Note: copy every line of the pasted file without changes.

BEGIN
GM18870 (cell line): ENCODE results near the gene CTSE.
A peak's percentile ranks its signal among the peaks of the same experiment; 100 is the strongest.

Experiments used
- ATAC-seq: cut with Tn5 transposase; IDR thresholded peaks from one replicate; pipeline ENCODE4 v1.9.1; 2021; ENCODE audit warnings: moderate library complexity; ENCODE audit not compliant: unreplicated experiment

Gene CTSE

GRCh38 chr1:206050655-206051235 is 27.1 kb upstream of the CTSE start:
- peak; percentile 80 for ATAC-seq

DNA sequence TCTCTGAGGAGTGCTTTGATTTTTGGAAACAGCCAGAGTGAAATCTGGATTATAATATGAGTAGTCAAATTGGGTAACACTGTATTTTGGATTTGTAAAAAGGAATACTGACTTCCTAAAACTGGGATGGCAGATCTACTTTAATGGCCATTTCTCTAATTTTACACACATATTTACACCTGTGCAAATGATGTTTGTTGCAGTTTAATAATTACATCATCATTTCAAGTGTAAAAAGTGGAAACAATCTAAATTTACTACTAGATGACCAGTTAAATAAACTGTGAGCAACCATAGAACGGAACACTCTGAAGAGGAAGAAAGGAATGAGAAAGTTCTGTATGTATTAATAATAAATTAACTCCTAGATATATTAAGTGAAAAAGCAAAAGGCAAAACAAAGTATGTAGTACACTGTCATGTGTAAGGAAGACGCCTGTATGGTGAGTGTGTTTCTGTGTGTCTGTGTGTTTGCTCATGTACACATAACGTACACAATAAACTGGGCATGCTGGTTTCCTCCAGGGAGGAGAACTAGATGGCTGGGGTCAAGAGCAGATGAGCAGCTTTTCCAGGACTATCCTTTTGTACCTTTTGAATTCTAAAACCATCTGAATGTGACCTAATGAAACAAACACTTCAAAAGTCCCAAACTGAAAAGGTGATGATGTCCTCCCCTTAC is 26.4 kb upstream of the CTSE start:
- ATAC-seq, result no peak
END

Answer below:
GM18870 (cell line): ENCODE results near the gene CTSE.
A peak's percentile ranks its signal among the peaks of the same experiment; 100 is the strongest.

Experiments used
- ATAC-seq: cut with Tn5 transposase; IDR thresholded peaks from one replicate; pipeline ENCODE4 v1.9.1; 2021; ENCODE audit warnings: moderate library complexity; ENCODE audit not compliant: unreplicated experiment

Gene CTSE

GRCh38 chr1:206050655-206051235 is 27.1 kb upstream of the CTSE start:
- peak; percentile 80 for ATAC-seq

DNA sequence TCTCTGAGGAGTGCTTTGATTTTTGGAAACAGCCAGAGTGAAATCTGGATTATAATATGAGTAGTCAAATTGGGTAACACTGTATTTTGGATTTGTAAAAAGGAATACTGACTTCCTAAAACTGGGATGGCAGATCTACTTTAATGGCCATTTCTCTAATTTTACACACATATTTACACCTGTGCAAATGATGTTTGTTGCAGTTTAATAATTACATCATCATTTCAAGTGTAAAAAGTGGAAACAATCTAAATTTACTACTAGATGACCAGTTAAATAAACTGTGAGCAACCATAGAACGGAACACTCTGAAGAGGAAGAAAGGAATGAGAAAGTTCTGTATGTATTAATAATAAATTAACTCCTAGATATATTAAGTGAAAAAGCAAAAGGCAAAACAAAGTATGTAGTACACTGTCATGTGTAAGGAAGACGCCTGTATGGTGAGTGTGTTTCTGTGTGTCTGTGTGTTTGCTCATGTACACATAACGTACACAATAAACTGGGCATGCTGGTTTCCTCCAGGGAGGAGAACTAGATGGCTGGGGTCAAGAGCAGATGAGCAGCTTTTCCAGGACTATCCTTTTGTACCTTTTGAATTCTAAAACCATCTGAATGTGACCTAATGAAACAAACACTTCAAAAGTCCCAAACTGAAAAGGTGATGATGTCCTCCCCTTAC is 26.4 kb upstream of the CTSE start:
- ATAC-seq, result no peak